Because there are some definite high points. “The Redfield Girls”, for example. The worst thing I can say about this piece by Laird Barron is that I’m not sure what kind of story it is. I do know that whatever it is, it’s a very good one. The characters have life and depth. And death. And it came closer to giving me nightmares than any other tale in the book. Deep water and cell phones. Generations of women and old friendships. Winding mountain roads. Brrr. I actually don’t recommend reading this one late at night by yourself.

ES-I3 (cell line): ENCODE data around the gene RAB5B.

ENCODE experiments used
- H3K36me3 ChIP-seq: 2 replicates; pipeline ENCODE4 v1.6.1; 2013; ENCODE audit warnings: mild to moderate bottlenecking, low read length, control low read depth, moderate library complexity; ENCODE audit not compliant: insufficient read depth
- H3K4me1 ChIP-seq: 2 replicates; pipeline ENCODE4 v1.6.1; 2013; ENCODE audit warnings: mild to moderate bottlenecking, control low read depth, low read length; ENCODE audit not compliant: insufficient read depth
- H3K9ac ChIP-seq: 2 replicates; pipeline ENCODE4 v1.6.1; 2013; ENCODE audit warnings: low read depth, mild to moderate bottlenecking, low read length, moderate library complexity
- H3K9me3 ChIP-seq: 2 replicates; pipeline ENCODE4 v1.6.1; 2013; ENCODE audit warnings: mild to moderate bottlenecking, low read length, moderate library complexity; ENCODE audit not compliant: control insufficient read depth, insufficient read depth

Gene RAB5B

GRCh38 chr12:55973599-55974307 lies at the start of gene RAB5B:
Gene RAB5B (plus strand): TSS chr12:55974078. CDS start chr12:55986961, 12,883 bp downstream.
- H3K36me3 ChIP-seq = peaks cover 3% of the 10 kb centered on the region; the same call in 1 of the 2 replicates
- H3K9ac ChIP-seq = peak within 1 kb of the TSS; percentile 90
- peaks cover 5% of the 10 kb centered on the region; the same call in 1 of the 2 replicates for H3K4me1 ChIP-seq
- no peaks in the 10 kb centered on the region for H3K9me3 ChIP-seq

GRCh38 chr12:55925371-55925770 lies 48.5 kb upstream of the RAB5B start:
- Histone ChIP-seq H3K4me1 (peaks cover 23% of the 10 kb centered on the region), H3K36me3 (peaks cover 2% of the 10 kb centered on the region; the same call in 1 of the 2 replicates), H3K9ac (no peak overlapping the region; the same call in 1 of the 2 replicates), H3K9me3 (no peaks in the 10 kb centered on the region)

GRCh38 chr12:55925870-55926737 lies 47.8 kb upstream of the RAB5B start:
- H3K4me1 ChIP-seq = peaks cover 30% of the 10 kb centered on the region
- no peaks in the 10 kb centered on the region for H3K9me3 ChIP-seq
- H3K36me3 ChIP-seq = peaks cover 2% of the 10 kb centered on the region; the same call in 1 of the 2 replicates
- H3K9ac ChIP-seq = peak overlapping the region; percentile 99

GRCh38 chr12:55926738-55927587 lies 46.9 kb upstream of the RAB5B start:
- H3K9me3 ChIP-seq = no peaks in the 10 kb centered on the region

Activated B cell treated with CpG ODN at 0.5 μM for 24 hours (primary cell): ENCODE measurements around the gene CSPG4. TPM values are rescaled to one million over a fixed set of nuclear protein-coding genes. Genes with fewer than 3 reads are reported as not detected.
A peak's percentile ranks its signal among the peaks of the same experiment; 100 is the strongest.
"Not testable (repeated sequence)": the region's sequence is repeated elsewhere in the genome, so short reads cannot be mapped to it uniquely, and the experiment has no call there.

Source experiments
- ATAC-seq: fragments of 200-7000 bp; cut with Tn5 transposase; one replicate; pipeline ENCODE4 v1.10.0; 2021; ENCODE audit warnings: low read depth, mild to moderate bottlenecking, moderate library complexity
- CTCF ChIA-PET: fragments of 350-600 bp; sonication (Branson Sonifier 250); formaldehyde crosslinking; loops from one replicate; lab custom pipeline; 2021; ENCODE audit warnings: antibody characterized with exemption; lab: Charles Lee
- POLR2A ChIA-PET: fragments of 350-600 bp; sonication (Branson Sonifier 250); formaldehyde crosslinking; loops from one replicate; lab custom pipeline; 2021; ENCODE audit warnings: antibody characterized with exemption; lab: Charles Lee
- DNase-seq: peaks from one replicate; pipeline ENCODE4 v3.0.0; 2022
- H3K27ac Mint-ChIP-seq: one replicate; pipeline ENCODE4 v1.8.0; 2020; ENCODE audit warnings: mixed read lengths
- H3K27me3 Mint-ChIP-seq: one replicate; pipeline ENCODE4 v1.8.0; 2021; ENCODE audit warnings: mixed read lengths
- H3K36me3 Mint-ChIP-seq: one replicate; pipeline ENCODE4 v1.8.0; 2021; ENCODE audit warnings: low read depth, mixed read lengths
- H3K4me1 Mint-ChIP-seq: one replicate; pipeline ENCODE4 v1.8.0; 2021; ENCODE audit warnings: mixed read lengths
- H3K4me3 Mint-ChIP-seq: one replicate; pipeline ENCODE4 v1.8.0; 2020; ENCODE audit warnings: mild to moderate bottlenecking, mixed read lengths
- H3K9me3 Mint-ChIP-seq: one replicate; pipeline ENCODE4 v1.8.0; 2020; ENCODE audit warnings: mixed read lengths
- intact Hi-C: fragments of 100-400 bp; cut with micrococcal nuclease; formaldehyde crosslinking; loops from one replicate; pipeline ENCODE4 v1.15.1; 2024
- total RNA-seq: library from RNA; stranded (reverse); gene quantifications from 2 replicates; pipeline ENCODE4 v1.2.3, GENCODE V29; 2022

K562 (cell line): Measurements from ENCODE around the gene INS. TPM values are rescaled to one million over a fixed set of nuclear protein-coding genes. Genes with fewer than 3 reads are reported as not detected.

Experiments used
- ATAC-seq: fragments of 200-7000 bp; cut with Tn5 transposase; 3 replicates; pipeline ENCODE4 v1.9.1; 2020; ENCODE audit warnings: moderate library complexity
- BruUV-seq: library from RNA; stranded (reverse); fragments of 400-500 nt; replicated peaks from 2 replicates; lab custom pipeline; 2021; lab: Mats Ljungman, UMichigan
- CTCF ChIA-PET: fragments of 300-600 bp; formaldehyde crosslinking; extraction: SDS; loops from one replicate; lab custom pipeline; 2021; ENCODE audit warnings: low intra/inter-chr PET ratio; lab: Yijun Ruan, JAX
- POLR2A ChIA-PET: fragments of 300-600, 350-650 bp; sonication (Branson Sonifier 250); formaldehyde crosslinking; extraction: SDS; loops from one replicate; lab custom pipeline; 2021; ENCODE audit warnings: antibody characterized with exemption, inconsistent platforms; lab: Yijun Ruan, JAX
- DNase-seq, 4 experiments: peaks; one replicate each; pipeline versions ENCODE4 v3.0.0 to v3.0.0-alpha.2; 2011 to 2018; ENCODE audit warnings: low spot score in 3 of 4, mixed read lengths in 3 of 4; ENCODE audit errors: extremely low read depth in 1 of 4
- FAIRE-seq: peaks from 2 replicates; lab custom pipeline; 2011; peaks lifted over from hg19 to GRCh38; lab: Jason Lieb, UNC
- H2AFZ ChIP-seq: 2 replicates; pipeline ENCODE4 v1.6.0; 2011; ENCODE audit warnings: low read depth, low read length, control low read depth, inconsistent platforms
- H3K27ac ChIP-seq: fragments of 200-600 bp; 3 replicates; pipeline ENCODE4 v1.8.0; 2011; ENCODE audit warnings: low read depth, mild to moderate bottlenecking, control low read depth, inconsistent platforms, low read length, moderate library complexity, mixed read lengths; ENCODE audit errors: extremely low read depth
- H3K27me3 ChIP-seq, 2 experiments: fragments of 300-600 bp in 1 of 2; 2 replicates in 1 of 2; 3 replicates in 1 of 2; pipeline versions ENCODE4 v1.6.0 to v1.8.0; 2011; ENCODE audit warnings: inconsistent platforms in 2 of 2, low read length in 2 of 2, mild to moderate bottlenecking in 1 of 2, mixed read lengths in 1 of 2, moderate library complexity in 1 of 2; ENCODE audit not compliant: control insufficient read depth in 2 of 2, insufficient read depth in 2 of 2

So it’s between Barron and Jeffrey Ford for the prize in this lot for carrying the cleanest flavour of local spookiness. Ford’s “Down Atsion Road” has all the rambling development of true local ghost stories, as our first-person narrator – ostensibly Ford himself – explores New Jersey’s Pine Barrens and the people living … or once living … in the region. (He also takes major bonus points for not going for the obvious and spinning us some yarn about the Jersey Devil). In fact, Ford avoids the obvious throughout the piece. It takes its time, it meanders, and yet there really isn’t a spare word in it. It all builds to his quiet punch line —and it’s a terrific one. Here’s another story where the author’s afterword was not only fascinating in its own right, but actually heightened my enjoyment of the story — another bonus point.